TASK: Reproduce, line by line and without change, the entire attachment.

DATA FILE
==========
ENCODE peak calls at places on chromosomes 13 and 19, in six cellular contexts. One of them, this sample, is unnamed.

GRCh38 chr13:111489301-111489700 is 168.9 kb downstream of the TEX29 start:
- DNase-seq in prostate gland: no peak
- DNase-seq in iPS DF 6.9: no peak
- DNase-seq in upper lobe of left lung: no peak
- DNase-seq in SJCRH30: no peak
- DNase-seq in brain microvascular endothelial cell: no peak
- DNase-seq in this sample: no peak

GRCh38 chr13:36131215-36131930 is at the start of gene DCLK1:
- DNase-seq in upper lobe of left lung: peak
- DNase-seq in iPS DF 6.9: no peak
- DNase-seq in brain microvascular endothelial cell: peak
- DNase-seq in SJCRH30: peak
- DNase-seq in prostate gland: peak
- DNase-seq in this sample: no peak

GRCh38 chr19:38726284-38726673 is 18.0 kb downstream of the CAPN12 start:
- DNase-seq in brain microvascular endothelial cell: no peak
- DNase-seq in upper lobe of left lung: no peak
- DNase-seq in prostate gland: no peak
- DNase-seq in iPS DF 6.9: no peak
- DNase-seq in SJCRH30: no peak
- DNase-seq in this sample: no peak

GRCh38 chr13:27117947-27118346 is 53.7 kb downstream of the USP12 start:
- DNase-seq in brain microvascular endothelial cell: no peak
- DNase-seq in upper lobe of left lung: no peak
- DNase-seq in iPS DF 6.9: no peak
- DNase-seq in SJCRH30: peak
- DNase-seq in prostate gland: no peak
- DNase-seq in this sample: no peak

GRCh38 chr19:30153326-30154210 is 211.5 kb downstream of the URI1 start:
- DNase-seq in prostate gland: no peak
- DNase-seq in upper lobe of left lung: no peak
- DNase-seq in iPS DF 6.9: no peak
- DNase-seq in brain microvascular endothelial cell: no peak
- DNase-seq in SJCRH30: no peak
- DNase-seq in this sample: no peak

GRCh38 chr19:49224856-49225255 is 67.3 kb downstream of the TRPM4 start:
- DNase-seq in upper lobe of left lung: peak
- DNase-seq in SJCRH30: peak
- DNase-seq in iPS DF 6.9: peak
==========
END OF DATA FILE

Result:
ENCODE peak calls at places on chromosomes 13 and 19, in six cellular contexts. One of them, this sample, is unnamed.

GRCh38 chr13:111489301-111489700 is 168.9 kb downstream of the TEX29 start:
- DNase-seq in prostate gland: no peak
- DNase-seq in iPS DF 6.9: no peak
- DNase-seq in upper lobe of left lung: no peak
- DNase-seq in SJCRH30: no peak
- DNase-seq in brain microvascular endothelial cell: no peak
- DNase-seq in this sample: no peak

GRCh38 chr13:36131215-36131930 is at the start of gene DCLK1:
- DNase-seq in upper lobe of left lung: peak
- DNase-seq in iPS DF 6.9: no peak
- DNase-seq in brain microvascular endothelial cell: peak
- DNase-seq in SJCRH30: peak
- DNase-seq in prostate gland: peak
- DNase-seq in this sample: no peak

GRCh38 chr19:38726284-38726673 is 18.0 kb downstream of the CAPN12 start:
- DNase-seq in brain microvascular endothelial cell: no peak
- DNase-seq in upper lobe of left lung: no peak
- DNase-seq in prostate gland: no peak
- DNase-seq in iPS DF 6.9: no peak
- DNase-seq in SJCRH30: no peak
- DNase-seq in this sample: no peak

GRCh38 chr13:27117947-27118346 is 53.7 kb downstream of the USP12 start:
- DNase-seq in brain microvascular endothelial cell: no peak
- DNase-seq in upper lobe of left lung: no peak
- DNase-seq in iPS DF 6.9: no peak
- DNase-seq in SJCRH30: peak
- DNase-seq in prostate gland: no peak
- DNase-seq in this sample: no peak

GRCh38 chr19:30153326-30154210 is 211.5 kb downstream of the URI1 start:
- DNase-seq in prostate gland: no peak
- DNase-seq in upper lobe of left lung: no peak
- DNase-seq in iPS DF 6.9: no peak
- DNase-seq in brain microvascular endothelial cell: no peak
- DNase-seq in SJCRH30: no peak
- DNase-seq in this sample: no peak

GRCh38 chr19:49224856-49225255 is 67.3 kb downstream of the TRPM4 start:
- DNase-seq in upper lobe of left lung: peak
- DNase-seq in SJCRH30: peak
- DNase-seq in iPS DF 6.9: peak